A heart-wrenching breakup is agonizing under any circumstances. But doing it while travelling adds a whole new set of complications.
I’ve had a few cracks at breaking up while travelling. The first was three years into my full-time travel lifestyle; my boyfriend and I had been together for a year when we sold everything to travel. I learned some key lessons about travelling with a partner during our three years on the road:
- Travelling accelerates the natural progression of a relationship.
- Travel’s inherent stressors create interpersonal tension.
- It’s imperative to claim your space, since you’re together 24/7.
- You might stay together longer than you should.
This last point was the most difficult for me: our relationship was over long before we broke up. But we were in Australia, my boyfriend had run out of money, and he was working to replenish it. I couldn’t just leave him on the other side of the world. So we stayed together, and I supported him until he was on better footing. We “took a break” while I travelled solo for five months (he remained working in Australia), thinking we would continue travelling together when I returned. A few weeks into my trip, he found somebody else. He now lives in Canada with his Australian fiancé.
My next major relationship was with a man I dubbed my “Swedish Squeeze,” who I met in New Zealand. Unsure of our respective futures, we kept things light, and we travelled both together and separately. As our relationship progressed, we committed to a three-month house-sitting gig in the Caribbean.
Unfortunately, while I sat in Grenada awaiting his arrival, I learned that in the month prior while we were apart, he had hooked up with an old friend of his… and got her pregnant. It marked an abrupt and heartbreaking end to the relationship, which also coincided with my getting dengue fever.
Six months later I got together with a UK/Grenadian man when I returned to Grenada for more house-sitting. For almost two years, I used Grenada as a home base and lived with this man and his daughter. The relationship was tumultuous at best, and after a hellish year (including a near-fatal accident among other tragedies), we separated while house-sitting in Panama. He returned to Grenada on New Year’s Eve, and although we kept in touch in an attempt to reconcile, a fateful drunken text message on Valentine’s Day sealed the deal.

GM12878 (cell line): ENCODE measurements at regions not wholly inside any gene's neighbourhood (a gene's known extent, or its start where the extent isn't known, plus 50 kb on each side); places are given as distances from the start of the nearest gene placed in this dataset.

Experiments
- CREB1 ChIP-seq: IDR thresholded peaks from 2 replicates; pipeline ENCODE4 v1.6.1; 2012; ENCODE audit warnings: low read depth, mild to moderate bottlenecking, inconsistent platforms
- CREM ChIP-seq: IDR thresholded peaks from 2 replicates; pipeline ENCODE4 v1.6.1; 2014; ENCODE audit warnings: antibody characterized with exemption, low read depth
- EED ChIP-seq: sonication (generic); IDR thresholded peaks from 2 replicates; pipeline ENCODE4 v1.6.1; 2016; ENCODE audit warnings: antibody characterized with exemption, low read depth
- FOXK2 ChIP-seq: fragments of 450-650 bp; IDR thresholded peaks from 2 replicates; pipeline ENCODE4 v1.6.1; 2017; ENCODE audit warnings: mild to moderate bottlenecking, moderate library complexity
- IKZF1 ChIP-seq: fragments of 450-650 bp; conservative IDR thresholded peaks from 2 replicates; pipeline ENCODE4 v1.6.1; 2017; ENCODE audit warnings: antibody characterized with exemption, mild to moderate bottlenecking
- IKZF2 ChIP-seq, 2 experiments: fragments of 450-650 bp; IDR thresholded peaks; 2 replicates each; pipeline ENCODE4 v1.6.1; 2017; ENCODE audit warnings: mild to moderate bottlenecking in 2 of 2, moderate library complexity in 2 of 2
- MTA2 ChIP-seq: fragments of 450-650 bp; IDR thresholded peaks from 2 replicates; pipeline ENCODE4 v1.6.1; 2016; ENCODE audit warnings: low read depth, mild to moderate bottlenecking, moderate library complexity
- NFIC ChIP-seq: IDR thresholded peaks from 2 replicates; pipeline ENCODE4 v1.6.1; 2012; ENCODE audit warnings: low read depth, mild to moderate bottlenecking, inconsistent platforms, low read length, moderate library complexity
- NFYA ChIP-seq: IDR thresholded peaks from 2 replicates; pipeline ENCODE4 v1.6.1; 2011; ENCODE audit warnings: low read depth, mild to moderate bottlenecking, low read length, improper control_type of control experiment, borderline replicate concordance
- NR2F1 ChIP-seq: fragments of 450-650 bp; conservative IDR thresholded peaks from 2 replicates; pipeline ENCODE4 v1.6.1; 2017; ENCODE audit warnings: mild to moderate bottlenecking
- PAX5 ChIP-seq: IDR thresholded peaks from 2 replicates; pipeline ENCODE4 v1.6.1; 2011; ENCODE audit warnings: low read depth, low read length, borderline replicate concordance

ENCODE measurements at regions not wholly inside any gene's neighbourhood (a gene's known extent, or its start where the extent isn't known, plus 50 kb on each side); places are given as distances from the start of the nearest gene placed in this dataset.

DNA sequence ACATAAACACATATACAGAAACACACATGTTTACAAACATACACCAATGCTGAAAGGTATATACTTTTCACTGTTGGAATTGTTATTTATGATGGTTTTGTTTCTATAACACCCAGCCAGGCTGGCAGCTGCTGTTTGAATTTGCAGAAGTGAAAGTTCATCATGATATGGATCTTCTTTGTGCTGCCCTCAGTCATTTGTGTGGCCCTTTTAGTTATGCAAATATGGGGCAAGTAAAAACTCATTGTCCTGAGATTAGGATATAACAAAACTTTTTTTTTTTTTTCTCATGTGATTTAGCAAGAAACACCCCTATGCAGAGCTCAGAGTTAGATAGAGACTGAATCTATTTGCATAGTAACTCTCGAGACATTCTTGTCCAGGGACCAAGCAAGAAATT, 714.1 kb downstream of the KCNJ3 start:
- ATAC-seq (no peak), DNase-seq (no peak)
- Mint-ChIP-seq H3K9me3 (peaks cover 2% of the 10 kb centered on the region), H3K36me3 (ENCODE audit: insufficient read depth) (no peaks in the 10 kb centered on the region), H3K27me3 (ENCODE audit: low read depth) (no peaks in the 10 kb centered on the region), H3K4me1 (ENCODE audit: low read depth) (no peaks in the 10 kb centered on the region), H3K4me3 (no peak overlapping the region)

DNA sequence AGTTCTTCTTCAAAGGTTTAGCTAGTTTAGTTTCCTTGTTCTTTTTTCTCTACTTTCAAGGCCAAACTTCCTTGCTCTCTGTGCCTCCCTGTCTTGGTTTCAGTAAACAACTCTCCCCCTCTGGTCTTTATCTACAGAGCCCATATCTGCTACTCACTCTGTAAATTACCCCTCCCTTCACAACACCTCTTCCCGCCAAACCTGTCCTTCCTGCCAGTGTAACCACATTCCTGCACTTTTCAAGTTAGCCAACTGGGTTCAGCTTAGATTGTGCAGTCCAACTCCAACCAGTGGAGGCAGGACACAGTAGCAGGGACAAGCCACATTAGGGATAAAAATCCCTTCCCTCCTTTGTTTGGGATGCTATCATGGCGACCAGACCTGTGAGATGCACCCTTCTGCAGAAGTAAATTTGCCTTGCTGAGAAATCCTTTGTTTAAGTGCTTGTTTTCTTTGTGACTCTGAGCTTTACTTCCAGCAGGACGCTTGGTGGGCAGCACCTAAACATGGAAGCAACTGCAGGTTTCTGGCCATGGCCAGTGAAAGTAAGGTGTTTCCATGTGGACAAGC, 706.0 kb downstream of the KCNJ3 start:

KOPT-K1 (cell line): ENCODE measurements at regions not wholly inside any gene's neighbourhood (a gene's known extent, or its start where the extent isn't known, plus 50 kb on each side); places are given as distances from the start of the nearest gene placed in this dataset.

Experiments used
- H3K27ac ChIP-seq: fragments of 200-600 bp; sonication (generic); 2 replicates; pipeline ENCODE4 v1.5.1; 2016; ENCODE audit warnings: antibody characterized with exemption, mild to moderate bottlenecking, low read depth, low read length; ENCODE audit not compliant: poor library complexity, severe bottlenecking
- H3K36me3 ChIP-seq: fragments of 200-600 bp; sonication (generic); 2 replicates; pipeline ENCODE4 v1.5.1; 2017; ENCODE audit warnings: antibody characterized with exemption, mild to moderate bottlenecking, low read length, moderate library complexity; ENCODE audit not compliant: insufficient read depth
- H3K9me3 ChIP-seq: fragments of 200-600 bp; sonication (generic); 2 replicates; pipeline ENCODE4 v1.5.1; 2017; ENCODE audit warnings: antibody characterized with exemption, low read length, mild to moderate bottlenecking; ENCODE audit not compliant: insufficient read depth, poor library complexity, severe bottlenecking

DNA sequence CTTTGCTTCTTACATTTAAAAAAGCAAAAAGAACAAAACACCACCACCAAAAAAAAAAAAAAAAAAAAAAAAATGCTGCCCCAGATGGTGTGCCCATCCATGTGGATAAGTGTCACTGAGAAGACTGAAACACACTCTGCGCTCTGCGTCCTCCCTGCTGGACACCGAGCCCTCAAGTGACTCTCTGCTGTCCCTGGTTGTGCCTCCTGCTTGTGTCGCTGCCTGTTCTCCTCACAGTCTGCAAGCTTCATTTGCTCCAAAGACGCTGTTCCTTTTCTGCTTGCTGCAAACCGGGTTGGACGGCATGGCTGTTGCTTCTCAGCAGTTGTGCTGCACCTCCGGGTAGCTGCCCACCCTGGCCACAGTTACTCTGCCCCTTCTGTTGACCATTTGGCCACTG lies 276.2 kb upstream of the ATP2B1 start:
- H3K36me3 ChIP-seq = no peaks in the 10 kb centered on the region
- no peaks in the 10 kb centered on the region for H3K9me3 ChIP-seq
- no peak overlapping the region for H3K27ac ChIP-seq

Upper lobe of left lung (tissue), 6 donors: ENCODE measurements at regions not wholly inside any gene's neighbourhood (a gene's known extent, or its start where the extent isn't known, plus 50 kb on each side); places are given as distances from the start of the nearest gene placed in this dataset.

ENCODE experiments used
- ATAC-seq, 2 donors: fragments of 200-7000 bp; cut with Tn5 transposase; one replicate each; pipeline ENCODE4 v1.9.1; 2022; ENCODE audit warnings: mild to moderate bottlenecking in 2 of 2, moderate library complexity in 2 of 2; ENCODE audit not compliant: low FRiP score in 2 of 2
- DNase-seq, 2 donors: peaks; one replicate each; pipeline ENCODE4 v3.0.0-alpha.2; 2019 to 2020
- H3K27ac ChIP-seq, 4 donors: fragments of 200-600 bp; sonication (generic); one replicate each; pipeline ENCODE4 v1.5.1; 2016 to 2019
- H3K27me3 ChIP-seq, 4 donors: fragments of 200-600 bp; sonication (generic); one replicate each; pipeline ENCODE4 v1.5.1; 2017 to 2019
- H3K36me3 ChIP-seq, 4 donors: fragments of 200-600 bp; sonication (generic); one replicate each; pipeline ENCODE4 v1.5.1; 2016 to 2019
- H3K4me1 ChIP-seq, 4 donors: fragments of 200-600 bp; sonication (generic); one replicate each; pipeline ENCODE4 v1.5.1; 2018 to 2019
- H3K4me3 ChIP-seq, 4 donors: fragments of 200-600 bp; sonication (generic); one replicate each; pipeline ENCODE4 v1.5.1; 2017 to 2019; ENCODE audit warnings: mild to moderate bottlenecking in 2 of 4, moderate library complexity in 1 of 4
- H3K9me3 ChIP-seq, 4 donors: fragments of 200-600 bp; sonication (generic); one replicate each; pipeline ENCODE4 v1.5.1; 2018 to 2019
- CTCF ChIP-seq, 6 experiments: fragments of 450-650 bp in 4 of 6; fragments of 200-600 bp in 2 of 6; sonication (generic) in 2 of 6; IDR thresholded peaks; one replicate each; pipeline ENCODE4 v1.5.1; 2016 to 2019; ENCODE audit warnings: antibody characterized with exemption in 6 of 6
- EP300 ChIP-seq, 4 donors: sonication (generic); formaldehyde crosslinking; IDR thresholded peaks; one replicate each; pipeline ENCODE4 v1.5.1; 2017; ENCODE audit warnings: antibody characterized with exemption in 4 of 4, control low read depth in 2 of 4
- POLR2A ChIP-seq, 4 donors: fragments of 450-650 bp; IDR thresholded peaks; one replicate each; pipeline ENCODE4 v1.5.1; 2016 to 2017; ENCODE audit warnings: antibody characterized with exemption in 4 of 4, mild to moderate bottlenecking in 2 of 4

Almost two years later I was living in Peru and fell in love with a man visiting from the U.S. His life was in transition, and after a few visits, he sold everything and moved to Peru. Unfortunately it was too much too fast, and shortly after he moved in I realized it was a mistake. I was guilt-ridden after his international move, but wanted to learn from the mistakes of my first travelling relationship and nip it in the bud.
The tables turned when I had my heart broken in Peru a year later; he wasn’t my boyfriend, but rather my teacher/friend/landlord/boss. He was a shaman with whom I was apprenticing, and in the years we worked together, our lives became intertwined and we formed a lifelong partnership. When he suddenly changed his mind, my life was turned upside down and my heart broken.
These five stories over 10 years are an interesting cross-section of life in general. I’ve had my heart broken, and I’ve broken hearts. It isn’t any easier or more difficult while travelling. In fact, an advantage of breaking up while travelling is that you can put a few countries of distance between you! And although the pool of compatible mates is smaller when travelling full-time, it’s far from impossible to find love on the road.
Travel is intense, in every way. Relationships on the road reflect that intensity. If I’ve learned anything in the last 10 years, it’s that communication is paramount. The relationship may work, or not. But if you communicate openly, you’ll reduce the chance of surprise and unnecessary heartbreak on the road.
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